Political Polarization, Part 3

POLITICAL POLARIZATION, PART 3….Bill Bishop of the Austin American-Statesman has part 3 of his series about increasing polarization in American politics up today. It focuses on geographical polarization: the fact that individual counties are becoming more heavily partisan over time. These days, it turns out, we mostly choose to live only with likeminded people and are increasingly less likely to socialize with anyone who has different political beliefs.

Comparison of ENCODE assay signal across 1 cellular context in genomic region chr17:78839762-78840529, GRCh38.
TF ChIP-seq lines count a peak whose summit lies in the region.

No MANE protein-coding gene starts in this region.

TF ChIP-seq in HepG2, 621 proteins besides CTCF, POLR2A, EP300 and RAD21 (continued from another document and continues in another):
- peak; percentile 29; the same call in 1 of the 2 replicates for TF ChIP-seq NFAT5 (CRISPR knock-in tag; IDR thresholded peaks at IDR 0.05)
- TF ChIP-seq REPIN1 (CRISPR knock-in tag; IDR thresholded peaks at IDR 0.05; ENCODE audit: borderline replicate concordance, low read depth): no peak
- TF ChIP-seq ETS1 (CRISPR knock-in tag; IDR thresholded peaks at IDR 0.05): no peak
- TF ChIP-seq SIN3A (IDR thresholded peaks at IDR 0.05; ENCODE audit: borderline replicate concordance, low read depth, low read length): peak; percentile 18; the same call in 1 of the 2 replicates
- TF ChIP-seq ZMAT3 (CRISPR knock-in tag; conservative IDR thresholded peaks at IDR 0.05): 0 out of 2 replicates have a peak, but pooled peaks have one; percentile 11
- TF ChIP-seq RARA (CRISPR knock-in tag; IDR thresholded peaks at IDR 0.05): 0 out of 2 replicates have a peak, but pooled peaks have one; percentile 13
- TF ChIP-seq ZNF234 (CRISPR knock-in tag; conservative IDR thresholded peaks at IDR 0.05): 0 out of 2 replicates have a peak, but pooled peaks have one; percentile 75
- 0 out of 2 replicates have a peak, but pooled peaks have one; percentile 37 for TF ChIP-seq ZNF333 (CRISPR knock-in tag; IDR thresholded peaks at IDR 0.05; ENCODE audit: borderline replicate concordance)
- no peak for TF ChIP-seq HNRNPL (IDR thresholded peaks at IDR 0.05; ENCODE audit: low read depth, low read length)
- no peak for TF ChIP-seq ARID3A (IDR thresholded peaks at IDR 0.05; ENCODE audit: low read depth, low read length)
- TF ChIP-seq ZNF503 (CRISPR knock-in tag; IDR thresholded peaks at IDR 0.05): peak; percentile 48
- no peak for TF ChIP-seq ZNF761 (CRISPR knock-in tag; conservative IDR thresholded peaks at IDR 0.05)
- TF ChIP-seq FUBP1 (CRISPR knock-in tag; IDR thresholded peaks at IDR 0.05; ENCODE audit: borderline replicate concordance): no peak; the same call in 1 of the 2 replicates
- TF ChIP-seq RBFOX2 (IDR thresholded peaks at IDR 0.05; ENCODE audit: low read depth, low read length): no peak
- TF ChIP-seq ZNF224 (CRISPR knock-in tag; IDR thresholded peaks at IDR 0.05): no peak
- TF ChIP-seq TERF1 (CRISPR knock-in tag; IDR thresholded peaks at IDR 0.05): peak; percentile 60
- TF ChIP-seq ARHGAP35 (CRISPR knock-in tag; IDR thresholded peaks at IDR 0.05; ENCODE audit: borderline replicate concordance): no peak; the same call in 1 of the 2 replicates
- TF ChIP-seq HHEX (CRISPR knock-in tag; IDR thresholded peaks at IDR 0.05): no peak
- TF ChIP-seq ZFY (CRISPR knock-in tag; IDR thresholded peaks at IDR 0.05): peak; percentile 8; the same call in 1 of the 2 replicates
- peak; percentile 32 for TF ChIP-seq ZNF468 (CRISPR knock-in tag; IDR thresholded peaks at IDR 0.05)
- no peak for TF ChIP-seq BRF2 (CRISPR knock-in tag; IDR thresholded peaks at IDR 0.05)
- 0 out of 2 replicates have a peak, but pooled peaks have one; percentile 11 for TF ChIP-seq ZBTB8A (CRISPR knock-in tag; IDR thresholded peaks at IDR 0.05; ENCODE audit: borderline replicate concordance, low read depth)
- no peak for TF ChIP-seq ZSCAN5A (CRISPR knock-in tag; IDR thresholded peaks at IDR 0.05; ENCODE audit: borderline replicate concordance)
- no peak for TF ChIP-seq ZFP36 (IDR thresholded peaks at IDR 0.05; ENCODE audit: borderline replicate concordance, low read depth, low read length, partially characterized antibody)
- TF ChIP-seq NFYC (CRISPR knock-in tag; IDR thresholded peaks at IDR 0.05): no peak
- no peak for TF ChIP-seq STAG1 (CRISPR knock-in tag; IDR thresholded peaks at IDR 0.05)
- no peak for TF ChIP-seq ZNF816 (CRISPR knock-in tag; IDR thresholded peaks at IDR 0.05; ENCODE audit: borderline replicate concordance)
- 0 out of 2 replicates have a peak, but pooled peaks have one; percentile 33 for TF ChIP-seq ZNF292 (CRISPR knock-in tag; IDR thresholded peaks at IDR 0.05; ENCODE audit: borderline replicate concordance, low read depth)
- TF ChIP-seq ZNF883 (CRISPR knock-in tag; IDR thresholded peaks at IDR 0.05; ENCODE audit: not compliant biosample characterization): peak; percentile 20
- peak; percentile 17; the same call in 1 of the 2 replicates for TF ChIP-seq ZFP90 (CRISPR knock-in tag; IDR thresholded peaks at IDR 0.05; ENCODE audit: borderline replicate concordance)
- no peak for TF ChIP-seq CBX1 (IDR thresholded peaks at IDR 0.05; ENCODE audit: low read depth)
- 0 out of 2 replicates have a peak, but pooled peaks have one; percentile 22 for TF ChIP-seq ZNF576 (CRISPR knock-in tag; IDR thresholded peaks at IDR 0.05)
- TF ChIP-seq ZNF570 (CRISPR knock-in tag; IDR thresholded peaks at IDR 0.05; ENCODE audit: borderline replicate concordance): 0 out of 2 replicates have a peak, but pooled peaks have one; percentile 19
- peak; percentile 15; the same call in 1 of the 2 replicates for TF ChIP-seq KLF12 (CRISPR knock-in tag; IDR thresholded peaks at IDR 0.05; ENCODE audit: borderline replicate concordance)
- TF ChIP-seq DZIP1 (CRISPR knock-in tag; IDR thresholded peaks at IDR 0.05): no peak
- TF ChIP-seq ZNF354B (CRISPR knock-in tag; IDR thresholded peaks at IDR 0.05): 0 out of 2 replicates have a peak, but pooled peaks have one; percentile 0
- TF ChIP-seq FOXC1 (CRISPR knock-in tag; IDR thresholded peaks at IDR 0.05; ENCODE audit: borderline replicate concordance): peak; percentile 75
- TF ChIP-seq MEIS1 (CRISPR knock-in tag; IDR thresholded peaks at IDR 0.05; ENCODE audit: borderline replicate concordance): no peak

One of the results of this is that our views have become more and more calcified and extreme, and presidential candidates have less and less middle ground to appeal to. In this environment, crafting a national message that appeals to your core supporters without alienating everyone else becomes nearly impossible:

As a result, there is no national campaign for the presidency. Neither party spent money on national advertising in 2000, says Michael Hagen, director of the Center for Public Interest Polling at Rutgers University. “It was all bought at the local level,” Hagen says. “And so it obviously was a more narrowly targeted campaign than any presidential campaign had been before.

That’s an interesting factoid, isn’t it? Not a single dollar spent on national advertising.

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